Wednesday, January 7, 2009

Bellow and "Monstrosity"

I'm really glad to see a reprint of one of Bellow's novels getting a review in the LA Times, and, what's more, a fairly meaty review, not just a notice. But while I appreciate the effort, I have to dissent from the results. I think the review repeats a very grave error when considering Bellow's work, one which I think deprives the reader of a richer experience with Bellow, making reading him even more of an intellectual (and sometimes emotional) struggle than doing so already is.

Let me say first that I mean struggle in a good way—Bellow is my favorite author because I have to become so much just to keep up with him, I have to go out and read a lot more to stay with him intellectually (consider this belated realization, which made a striking passage in Herzog richer), but most of all, I have to stop myself from ignoring so much about Bellow that I don't like, from trying to write those things off or minimize their importance. I have to remind myself constantly that Bellow isn't a salvage project, that I'm not really doing him or me any good trying to turn him into a better person by focusing on how good a writer he is and calling the rest peripheral considerations.

The reviewer, Richard Rayner, relates that "[t]he critics Brent Staples and A.O. Scott once conducted an online debate in Slate, the theme of which was: Is Saul Bellow a monster? In the years since Bellow's death in 2005, the appropriateness, or relevance, of this question has receded. Does it really matter whether Bellow was a mean guy or not? What remains is the luminousness of the writing." The subhead puts the point more piquantly: "Was Bellow a nice person? Why should it matter next to a funny, luminous story like this one?"

Rayner suggests that the discussion of Bellow's faults has been limited to what Staples calls Bellow's "cannibalism"—"the extent to which Bellow uses people--including five wives, his childhood friends, and his academic colleagues--as 'material' for his novels," and which Scott refers to as vampirism. This is not quite true. Alfred Kazin, among others, deplored Bellow's misogyny in his novels and Staples, both in the discussion with Scott and elsewhere (in the Times, I think), lashed out at Bellow for his racist portrayals of black men, particularly in Mr. Sammler's Planet. Then there's Bellow's famous line dismissing non-Western cultures ''Who is the Tolstoy of the Zulus? The Proust of the Papuans?'' which was a really asinine question for a former anthropology major to ask (Bellow's degree was in anthropology and sociology at Northwestern).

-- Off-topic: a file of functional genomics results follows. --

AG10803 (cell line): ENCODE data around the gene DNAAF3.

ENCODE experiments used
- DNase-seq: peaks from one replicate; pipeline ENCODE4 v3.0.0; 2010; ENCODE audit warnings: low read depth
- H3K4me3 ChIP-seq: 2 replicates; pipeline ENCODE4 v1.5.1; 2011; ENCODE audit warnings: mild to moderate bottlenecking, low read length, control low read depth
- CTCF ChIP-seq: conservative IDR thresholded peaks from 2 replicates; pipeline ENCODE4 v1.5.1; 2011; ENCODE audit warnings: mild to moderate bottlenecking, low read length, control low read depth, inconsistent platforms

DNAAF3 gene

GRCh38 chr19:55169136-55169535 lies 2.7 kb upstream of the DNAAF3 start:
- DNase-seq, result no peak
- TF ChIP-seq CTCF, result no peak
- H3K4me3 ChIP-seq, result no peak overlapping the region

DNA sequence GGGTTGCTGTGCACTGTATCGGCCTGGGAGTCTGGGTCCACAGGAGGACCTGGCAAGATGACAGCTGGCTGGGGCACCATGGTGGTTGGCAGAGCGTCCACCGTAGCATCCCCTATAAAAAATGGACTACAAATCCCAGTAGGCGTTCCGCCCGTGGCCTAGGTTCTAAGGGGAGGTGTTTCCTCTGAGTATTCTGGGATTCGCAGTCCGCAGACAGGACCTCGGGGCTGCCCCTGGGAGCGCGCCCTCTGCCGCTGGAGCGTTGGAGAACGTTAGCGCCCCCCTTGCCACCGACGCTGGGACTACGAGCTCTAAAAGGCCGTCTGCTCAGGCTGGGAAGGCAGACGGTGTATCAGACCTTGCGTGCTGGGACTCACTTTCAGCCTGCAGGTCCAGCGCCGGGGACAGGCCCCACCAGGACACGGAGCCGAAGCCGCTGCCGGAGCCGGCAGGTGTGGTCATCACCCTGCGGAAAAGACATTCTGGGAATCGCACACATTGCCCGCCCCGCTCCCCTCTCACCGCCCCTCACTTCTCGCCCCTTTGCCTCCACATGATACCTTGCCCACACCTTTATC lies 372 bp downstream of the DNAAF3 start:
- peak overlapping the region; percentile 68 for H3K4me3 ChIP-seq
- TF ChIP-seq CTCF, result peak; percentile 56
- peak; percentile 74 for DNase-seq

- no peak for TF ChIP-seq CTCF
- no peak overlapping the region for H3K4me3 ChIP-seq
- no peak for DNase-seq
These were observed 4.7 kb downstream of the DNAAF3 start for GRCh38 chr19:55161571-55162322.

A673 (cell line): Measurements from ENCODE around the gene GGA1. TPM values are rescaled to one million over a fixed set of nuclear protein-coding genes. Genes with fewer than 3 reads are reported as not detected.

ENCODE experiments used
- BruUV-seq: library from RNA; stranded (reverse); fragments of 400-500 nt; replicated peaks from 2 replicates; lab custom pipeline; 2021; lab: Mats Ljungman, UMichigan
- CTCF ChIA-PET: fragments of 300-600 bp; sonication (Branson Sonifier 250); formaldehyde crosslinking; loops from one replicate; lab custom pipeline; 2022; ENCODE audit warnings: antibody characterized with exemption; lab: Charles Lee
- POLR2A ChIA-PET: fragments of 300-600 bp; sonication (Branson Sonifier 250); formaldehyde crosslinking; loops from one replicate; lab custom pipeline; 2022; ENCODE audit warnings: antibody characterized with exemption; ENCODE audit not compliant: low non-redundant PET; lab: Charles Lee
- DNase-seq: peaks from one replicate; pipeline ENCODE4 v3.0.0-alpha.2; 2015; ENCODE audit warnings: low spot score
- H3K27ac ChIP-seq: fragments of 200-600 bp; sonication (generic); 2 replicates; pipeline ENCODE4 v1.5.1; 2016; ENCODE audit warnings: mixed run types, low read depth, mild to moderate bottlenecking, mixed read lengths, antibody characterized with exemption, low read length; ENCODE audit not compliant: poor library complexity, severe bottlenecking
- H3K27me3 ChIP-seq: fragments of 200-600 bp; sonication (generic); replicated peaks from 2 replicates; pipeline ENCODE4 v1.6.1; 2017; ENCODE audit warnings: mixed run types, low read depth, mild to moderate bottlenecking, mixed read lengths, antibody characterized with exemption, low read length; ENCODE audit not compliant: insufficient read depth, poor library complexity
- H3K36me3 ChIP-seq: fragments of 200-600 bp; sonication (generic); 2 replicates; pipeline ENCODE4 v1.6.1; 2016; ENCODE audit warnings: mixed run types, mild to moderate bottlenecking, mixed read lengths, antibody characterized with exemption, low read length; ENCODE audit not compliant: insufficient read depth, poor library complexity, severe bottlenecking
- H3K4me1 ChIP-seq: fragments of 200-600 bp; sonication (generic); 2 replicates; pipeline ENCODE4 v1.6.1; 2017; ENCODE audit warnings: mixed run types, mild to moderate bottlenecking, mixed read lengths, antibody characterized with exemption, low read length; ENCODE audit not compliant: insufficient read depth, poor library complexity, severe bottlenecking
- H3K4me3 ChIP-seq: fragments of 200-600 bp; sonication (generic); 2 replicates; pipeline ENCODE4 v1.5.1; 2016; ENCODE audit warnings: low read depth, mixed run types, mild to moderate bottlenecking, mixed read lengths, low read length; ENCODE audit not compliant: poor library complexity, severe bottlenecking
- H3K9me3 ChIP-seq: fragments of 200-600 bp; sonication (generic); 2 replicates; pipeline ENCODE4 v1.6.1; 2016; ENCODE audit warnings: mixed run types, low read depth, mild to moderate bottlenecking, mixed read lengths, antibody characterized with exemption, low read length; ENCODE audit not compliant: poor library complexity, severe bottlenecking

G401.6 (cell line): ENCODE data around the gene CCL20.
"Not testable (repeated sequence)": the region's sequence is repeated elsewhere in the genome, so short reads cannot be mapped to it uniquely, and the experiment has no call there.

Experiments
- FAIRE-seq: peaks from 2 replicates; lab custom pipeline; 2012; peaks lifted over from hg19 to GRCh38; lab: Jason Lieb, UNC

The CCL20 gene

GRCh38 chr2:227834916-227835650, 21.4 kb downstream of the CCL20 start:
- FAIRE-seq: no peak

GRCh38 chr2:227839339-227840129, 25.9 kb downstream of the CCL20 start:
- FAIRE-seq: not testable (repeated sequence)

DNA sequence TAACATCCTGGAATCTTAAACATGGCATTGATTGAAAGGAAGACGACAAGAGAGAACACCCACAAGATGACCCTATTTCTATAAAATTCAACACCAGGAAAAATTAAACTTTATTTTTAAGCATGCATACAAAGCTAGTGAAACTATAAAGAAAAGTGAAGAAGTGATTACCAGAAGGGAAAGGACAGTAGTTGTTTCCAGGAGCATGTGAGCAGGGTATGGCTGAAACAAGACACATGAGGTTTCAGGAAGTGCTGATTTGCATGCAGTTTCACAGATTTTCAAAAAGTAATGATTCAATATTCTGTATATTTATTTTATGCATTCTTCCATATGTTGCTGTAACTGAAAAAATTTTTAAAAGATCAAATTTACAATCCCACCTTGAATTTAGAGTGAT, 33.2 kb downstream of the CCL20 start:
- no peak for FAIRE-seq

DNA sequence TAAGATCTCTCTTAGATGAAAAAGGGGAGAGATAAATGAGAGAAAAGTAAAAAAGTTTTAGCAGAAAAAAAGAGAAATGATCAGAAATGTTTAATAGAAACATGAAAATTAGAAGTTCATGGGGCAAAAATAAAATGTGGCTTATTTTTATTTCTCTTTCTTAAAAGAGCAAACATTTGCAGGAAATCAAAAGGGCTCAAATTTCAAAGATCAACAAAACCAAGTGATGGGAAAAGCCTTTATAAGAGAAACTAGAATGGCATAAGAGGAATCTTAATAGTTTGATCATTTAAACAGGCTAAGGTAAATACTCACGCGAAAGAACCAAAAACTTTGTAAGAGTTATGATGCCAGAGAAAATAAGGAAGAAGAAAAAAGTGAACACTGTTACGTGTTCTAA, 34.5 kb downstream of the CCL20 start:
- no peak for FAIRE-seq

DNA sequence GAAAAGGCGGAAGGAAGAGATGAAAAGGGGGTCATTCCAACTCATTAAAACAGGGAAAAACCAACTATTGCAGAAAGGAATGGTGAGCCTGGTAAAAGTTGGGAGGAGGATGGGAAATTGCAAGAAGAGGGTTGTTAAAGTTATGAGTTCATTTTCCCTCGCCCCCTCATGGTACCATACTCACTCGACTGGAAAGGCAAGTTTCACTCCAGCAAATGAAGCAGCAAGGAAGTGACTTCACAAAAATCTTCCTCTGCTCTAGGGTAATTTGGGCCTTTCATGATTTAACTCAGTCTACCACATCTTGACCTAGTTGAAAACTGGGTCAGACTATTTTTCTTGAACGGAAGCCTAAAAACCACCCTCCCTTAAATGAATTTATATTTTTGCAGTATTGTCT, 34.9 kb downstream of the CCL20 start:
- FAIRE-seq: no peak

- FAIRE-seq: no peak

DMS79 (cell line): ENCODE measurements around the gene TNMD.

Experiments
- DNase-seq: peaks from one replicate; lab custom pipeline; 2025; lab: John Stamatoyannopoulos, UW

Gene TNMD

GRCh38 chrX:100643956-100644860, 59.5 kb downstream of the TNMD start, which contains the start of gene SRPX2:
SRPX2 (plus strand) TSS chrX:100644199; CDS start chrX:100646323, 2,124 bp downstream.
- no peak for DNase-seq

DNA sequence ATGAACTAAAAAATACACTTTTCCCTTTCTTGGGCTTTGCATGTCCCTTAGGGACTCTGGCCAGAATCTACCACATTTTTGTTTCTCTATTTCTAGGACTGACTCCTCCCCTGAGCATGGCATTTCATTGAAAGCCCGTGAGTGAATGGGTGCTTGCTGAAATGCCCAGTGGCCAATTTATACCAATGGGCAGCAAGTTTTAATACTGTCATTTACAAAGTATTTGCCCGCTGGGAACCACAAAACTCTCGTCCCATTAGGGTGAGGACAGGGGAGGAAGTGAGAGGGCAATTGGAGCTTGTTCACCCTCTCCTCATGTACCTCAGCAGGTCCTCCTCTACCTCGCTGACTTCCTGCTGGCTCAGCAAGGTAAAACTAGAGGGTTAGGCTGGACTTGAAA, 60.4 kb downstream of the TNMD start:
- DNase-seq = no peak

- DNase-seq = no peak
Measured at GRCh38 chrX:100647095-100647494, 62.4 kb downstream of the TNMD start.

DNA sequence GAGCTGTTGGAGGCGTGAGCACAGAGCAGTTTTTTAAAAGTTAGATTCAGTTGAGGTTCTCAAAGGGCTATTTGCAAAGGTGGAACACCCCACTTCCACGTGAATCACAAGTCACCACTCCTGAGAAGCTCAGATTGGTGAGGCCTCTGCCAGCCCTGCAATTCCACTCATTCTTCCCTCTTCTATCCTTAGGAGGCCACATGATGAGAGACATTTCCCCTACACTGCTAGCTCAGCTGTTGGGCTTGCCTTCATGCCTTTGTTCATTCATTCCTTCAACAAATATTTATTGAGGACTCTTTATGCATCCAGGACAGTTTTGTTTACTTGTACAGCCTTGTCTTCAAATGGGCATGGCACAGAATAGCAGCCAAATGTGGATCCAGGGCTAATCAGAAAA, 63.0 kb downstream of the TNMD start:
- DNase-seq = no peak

The common move here would be to shift the question from "should these things be ignored?" to "can these things be ignored?" and then to go about proving the importance of these distasteful aspects of Bellow's persona to larger issues, themes or structures within his work. And this is, in fact, true—these aspects are integral in a variety of ways. Bellow's expressions of misogyny often force him into digressions from the plot (or, looked at another way, allow digressions from the plot), a tendency which we can see from the very simple fact that the less feminine presence a book has (Seize the Day, Henderson the Rain King, The Victim), the tighter its plot, while in the books with greater feminine presence (Herzog, More Die of Heartbreak, Mr. Sammler's Planet, Ravelstein), the plots are more scattered and fragmented. There are other examples and rationales I can give for why these issues are crucial to understanding Bellow, not just in terms of ideology, but in terms of structure and aesthetic effect, but I'm hoping to write something more serious than a blog post about that topic at some point, so you'll have to wait for the sequel.

Even if we assume, however, that Bellow's nastiness can't be ignored, many people would see that as an academic judgment, a scholarly matter. I'd like to suggest that even those things which readers (including me) find pleasurable about Bellow—his humor and his lyrical descriptions of people and things—are often aggressive and occasionally mean, frequently pugilistic and occasionally repugnant. Read the one-liners Rayner pulls out of Humboldt's Gift, or the description he cites of Cantabile. These aren't genial quips or neutral depictions—they're highly charged, quite personally-directed, bellicose little word-clusters. This is Bellow, and one of the challenges of reading him is not about separating the funny invective from the mean invective, but coming to terms with Bellow as a whole person, or at least as a whole writer.

For what it's worth, I think Bellow is a fairly special case. I don't mean to make a general project of trying to understand every writer with intermittently odious aspects, or to suggest such a project. I think there's a lot we can understand by understanding Bellow, and he obviously still has massive influence over a host of writers, so we haven't stopped hearing from him. I love studying Bellow as much as I love reading Bellow, so I'm glad to know there's still a lot of work and reading to be done.

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